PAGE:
Extrarange: enhancing the Ruby range experience.


The SparseRange class lets you easily collect many ranges into one. It accepts
individual values (3, 4, 5) as well as ranges (2..3000) and will fold them
together to efficiently work with them as a single set of ranges.

Once you have inserted your values and ranges, you can perform logic operations
such as union and intersection. This is particularly useful for finding
overlapping time spans.

I took care to allow for non-sequential ranges, such as ranges of floats, to
work with this class. Non-sequential ranges are ranges for data types that don't
have a succ method.

The class aims at being a drop-in replacement of a standard range; it exposes the very
same interface of the builtin ruby range. There're currently some caveats, check them below.


Require and include the module

require 'extrarange'
include ExtraRange

Initialize a range with gaps, the order doesn't matter, and overlapping values
are folded together:

extrarange = 55...900, 1..34, 22, 23

Add values to a range with gaps:

extrarange << 0.4
extrarange.add( + 5000))

Delete values from a range with gaps:

extrarange.delete( - 15)

Fast calculation of the size of a range with gaps:


Use logic operations on a range with gaps:

# returns a range with gaps of all overlapping ranges
extrarange_one & extrarange_two
extrarange & (( - 30)

# returns a range with gaps of all ranges combined
extrarange_one | extrarange_two

I created this class in order to simplify the calculation of billing periods in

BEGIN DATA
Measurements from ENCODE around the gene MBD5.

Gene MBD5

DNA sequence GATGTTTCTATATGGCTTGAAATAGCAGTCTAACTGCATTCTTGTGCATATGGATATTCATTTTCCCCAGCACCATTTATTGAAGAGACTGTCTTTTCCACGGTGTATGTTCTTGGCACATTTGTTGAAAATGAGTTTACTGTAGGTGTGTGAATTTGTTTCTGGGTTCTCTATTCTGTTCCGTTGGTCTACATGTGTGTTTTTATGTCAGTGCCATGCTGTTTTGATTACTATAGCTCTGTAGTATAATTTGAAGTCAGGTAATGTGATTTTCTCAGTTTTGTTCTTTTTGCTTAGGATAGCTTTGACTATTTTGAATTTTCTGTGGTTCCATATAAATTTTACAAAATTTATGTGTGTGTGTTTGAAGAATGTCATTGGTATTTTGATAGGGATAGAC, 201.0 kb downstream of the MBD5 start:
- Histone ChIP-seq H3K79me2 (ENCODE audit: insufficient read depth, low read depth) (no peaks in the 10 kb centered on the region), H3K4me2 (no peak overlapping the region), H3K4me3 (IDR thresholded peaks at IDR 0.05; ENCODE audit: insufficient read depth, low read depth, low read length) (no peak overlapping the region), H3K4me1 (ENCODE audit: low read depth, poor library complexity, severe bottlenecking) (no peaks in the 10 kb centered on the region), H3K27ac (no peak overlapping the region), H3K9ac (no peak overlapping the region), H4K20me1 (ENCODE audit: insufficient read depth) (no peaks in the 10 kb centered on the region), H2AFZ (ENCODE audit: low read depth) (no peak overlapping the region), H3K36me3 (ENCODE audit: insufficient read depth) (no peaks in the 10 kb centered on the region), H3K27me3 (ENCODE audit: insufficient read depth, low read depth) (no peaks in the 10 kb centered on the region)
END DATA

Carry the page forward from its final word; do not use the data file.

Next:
a rails project that uses a audit table:

require 'extrarange'
include ExtraRange

def get_premium_time_spans
  premium_time_spans =

  # Get all events from an audit table, i.e. every time a customer toggles
  # the premium flag on their account.
  premium_toggles = Customer.audits.premium_column

  # We only care when premium was on, so eat the first event if it was a
  # toggle to a non-premium account.
  premium_toggles.shift unless premium_toggles.first.value

  premium_toggles.each_slice(2) do |toggle_pair|
    # If we only got one element in the slice then inject a fake toggle
    # at the end of the span
    span_end = toggle_pair[1] ? toggle_pair[1].created_at :



premium_time_spans = get_premium_time_spans

# Calculate how long the customer had a premium account in January
january = Time.local(2010, 1, 1)...Time.local(2010, 2, 1)
puts "January Premium: #{(premium_time_spans & january).size} seconds"

# Calculate how long the customer had a premium account during the two last
# service outages
disk_recovery = Time.local(2009, 12, 24, 15, 30)..Time.local(2009, 12, 24, 16)
net_outage = Time.local(2010, 2, 1, 12, 15)..Time.local(2010, 2, 2, 2, 30)
outages = disk_recovery, net_outage

puts "Outage Premium: #{(premium_time_spans & outages).size} seconds"


  • SparseRange is currently mutable. Be careful whenever using it as an hash key as it may produce unexpected results.
  • If any range within the sparse range doesn't support min/max (e.g. reverse ranges like 3..1), then the sparse
    range won't support them as well. I hope to fix such behaviour in a future version.
  • cover? is unoptimized and may take a lot of time in large sparse ranges.


This is a fork of the range_with_gaps gem by Timothy Elliott.


  • Create an immutable version of SparseRange
  • Create another edition of Ruby builtin range, supporting an optional external succ/comparator/whatever we may need to build an
    arbitrary range
  • Create things like cyclic ranges, etc.